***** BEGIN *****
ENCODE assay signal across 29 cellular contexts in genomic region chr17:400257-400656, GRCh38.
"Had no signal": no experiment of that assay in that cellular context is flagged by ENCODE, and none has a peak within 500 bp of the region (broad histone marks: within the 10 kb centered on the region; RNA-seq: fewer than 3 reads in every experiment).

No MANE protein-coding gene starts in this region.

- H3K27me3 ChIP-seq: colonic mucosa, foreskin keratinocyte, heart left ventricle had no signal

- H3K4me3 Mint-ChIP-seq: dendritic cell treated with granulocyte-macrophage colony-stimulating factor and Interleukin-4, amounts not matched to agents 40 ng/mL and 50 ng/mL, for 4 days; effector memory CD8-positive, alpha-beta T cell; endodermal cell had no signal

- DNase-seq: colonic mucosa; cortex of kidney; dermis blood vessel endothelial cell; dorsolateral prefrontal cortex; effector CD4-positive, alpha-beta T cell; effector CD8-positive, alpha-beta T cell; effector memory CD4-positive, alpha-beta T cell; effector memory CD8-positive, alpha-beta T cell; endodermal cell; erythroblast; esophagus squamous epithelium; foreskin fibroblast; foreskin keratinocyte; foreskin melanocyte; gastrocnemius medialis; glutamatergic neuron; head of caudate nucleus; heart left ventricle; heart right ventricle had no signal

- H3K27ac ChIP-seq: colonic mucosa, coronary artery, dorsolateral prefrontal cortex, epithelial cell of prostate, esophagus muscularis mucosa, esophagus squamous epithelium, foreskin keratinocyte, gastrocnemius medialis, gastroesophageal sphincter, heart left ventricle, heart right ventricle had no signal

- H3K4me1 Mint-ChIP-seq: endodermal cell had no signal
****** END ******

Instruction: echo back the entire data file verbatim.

ENCODE assay signal across 29 cellular contexts in genomic region chr17:400257-400656, GRCh38.
"Had no signal": no experiment of that assay in that cellular context is flagged by ENCODE, and none has a peak within 500 bp of the region (broad histone marks: within the 10 kb centered on the region; RNA-seq: fewer than 3 reads in every experiment).

No MANE protein-coding gene starts in this region.

- H3K27me3 ChIP-seq: colonic mucosa, foreskin keratinocyte, heart left ventricle had no signal

- H3K4me3 Mint-ChIP-seq: dendritic cell treated with granulocyte-macrophage colony-stimulating factor and Interleukin-4, amounts not matched to agents 40 ng/mL and 50 ng/mL, for 4 days; effector memory CD8-positive, alpha-beta T cell; endodermal cell had no signal

- DNase-seq: colonic mucosa; cortex of kidney; dermis blood vessel endothelial cell; dorsolateral prefrontal cortex; effector CD4-positive, alpha-beta T cell; effector CD8-positive, alpha-beta T cell; effector memory CD4-positive, alpha-beta T cell; effector memory CD8-positive, alpha-beta T cell; endodermal cell; erythroblast; esophagus squamous epithelium; foreskin fibroblast; foreskin keratinocyte; foreskin melanocyte; gastrocnemius medialis; glutamatergic neuron; head of caudate nucleus; heart left ventricle; heart right ventricle had no signal

- H3K27ac ChIP-seq: colonic mucosa, coronary artery, dorsolateral prefrontal cortex, epithelial cell of prostate, esophagus muscularis mucosa, esophagus squamous epithelium, foreskin keratinocyte, gastrocnemius medialis, gastroesophageal sphincter, heart left ventricle, heart right ventricle had no signal

- H3K4me1 Mint-ChIP-seq: endodermal cell had no signal